Which is hotter?

If I asked which was a higher temperature 1 degree or 32 degrees, what would your answer be? Most people would immediately say 32 degrees and they would be correct. However, if I change the question a little and ask, which is warmer: 1 degree Celsius or 32 degrees Fahrenheit, now what would your answer be? After a quick trip to Google you would find that 1 degree Celsius is warmer than 32 degrees Fahrenheit. Of course, this is a bit of a trick question but it is meant to prove a point, we make a lot of assumptions without all the facts because we think we know the answers. Here is another one, at which interest rate will you pay more in interest, 6% or 21%? All other things being equal you would pay much more interest at 21% interest, but all things are not always equal. A mortgage calculated with amortized interest at 6% is going to cost you astronomically more in interest than a credit card at 21% interest. I can and will prove it. Hang in there, I’m going to turn what you know about interest on its head.

Amortized = Evil (at least when you are paying it) defines amortized interest as: “An amortized loan is a loan with scheduled periodic payments that consist of both principal and interest. An amortized loan payment pays the relevant interest expense for the period before any principal is paid and reduced.” The key to notice in the definition is that the “relevant interest expense” is paid before the principal is reduced, meaning the banks get paid first. Now there is nothing inherently wrong with the bank getting paid first they are in the business of making money after all, however when you see how much they get paid first you may no longer agree that there isn’t something wrong with the system. Below is an amortization table for a $300,000 loan with a fixed interest rate of 6% fixed for 30 years. I want you to notice the first three payments, specifically the amount paid to interest versus the amount paid to principal. Also notice the amount that principal increases and the amount the interest decreases each month.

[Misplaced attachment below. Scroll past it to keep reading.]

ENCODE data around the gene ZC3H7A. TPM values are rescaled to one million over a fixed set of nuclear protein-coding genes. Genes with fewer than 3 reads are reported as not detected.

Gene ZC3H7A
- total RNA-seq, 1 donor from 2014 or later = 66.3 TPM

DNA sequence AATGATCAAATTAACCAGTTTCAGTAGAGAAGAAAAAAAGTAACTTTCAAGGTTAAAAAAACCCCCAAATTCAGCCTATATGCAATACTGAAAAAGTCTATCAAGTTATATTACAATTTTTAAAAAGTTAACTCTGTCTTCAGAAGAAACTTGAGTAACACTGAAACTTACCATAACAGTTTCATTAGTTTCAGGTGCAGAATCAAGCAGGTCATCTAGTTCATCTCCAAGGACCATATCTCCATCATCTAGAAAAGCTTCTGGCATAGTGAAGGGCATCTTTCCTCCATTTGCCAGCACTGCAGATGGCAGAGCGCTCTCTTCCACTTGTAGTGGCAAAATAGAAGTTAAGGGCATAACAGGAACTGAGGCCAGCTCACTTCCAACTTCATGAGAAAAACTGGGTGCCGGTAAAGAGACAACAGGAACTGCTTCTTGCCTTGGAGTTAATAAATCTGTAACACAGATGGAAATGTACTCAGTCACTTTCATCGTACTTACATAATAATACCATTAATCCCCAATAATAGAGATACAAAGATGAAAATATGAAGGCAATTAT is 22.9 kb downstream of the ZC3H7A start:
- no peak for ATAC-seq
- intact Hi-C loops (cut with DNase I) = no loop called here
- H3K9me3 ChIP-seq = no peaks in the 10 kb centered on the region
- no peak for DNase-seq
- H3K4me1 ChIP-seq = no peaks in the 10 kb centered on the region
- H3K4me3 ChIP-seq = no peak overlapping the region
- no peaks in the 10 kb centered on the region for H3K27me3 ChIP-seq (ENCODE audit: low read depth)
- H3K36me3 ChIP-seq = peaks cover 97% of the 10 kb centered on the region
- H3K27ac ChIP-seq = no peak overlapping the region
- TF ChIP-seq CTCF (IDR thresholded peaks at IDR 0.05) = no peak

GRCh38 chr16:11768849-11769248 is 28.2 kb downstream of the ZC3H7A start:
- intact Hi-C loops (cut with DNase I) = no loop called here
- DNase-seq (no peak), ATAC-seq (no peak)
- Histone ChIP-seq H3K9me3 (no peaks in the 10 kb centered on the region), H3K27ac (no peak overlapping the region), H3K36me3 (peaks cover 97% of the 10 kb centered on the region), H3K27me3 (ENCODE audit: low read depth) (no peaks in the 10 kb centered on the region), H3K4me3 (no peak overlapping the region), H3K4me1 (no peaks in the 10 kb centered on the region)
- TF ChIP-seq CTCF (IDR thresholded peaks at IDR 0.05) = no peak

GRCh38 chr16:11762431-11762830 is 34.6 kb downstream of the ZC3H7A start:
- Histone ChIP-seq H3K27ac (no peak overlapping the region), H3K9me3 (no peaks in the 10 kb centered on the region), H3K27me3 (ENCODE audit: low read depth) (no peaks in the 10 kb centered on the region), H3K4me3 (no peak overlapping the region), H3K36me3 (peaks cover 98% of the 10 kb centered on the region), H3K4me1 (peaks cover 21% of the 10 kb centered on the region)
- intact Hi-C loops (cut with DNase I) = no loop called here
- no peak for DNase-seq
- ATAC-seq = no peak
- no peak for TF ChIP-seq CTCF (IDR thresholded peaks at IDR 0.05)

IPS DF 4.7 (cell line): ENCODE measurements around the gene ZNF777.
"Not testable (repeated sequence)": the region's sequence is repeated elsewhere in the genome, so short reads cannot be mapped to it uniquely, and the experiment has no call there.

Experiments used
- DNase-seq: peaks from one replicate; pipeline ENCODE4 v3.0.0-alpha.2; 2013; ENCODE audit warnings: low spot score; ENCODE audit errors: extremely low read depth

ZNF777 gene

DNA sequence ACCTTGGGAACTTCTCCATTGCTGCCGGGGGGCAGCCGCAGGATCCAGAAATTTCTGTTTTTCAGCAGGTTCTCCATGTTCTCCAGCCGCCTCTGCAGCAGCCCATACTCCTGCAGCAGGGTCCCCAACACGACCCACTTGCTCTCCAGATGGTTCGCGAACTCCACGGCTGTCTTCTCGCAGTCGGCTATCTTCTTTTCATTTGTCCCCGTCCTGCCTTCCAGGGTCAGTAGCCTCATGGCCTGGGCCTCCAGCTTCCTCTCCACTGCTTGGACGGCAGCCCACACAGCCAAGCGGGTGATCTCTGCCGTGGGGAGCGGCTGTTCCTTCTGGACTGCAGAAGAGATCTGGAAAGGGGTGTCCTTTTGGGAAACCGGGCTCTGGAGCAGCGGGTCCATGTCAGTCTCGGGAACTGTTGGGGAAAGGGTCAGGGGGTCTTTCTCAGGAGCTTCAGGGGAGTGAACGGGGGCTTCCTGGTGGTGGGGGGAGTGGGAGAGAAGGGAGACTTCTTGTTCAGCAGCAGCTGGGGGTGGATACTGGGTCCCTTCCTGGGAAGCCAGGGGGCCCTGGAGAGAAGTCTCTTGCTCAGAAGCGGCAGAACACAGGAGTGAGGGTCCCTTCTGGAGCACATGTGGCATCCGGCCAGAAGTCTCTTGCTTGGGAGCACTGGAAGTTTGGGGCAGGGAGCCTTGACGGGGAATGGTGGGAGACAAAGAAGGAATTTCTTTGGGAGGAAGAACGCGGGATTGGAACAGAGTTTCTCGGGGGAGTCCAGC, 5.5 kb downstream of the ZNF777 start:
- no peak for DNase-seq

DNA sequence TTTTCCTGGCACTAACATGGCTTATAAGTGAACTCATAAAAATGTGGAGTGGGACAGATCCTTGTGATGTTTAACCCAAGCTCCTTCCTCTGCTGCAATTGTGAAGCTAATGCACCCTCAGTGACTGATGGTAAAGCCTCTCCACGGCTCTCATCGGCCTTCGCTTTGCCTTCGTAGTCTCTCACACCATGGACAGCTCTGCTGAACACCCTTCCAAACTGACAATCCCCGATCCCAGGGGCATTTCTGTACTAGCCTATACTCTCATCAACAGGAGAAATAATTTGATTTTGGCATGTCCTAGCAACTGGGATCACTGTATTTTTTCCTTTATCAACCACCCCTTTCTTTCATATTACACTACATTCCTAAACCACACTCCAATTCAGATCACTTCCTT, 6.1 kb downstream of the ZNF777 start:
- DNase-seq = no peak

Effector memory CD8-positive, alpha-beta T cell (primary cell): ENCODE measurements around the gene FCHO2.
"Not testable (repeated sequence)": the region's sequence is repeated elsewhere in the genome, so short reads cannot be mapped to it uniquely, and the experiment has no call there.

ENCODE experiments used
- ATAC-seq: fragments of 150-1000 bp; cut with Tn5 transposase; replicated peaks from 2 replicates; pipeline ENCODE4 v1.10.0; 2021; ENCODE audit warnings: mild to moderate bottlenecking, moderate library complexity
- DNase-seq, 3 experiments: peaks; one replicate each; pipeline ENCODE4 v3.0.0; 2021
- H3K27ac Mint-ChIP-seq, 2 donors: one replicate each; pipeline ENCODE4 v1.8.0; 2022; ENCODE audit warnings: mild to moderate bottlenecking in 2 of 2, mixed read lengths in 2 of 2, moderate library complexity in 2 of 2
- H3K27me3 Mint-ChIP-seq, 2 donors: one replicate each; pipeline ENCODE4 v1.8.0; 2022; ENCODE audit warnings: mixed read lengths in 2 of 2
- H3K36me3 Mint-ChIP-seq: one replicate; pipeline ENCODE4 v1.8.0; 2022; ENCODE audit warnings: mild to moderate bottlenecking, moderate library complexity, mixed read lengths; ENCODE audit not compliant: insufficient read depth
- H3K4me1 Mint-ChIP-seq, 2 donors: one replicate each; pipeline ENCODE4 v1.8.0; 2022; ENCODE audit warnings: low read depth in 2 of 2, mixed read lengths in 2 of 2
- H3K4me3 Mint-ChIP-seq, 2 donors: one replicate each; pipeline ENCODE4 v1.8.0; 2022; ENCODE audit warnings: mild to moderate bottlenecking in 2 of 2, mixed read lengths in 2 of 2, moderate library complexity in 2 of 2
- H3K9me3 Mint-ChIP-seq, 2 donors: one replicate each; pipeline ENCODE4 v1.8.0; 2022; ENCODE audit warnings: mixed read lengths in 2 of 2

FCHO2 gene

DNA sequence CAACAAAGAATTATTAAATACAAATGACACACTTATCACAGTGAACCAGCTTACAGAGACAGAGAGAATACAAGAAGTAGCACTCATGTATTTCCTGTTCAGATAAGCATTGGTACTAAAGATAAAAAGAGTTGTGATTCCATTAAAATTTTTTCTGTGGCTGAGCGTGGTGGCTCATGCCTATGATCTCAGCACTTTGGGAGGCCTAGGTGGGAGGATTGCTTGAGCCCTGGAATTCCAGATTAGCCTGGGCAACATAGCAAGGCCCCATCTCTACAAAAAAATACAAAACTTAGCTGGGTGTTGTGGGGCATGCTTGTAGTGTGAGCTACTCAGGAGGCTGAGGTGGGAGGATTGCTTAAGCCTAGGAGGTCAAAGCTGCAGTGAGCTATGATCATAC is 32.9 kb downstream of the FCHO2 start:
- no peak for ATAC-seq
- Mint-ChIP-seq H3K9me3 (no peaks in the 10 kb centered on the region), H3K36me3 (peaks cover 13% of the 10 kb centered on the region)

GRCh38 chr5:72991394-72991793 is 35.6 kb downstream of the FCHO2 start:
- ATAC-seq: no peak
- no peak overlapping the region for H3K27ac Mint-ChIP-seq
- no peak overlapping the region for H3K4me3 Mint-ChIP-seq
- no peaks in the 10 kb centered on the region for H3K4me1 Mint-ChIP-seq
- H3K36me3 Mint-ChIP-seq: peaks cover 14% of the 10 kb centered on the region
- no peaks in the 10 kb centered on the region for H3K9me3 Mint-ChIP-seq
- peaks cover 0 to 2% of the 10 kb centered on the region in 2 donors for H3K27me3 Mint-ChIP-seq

As you can see of the $1800 payment, $1500 of that goes toward interest and less than $300 goes toward principal in month one. In month two you pay a whopping $1.49 more toward principal and $1.49 less toward interest, this continues at this rate throughout the life of the loan. The result, if you make all 360 payments on time you will pay $647,515 for your $300,000 house because of amortized interest. Does that feel like a 6% interest loan to anyone? I didn’t think so, it is more like 120%.

Calculating amortized interest is pretty complex but there are tons of calculators online that allow you to plug in your numbers to get an amortization schedule so you can see for yourself just how much you are paying in interest on your loans. In Excel, you can search templates for “amortization” and you will find several pre-made spread sheets that you can download for free and start using right away. The kicker is that in amortized loans the interest is “front loaded” so the bank gets their money first. If you look back at our amortization table above you see that out of the first three payments equaling $5,400.00 (rounded), $4495.52 goes directly toward interest. As a matter of fact, in this situation the borrower will not start making larger contributions to principal until after payment 223, eighteen and half years into the loan. As you continue down the table you will quickly realize that you are barely making a dent in your principal for many, many years. But once you’ve reached the twenty-year mark you start making real progress in paying down your principal, but how many people actually get that far?

The “refi” dilemma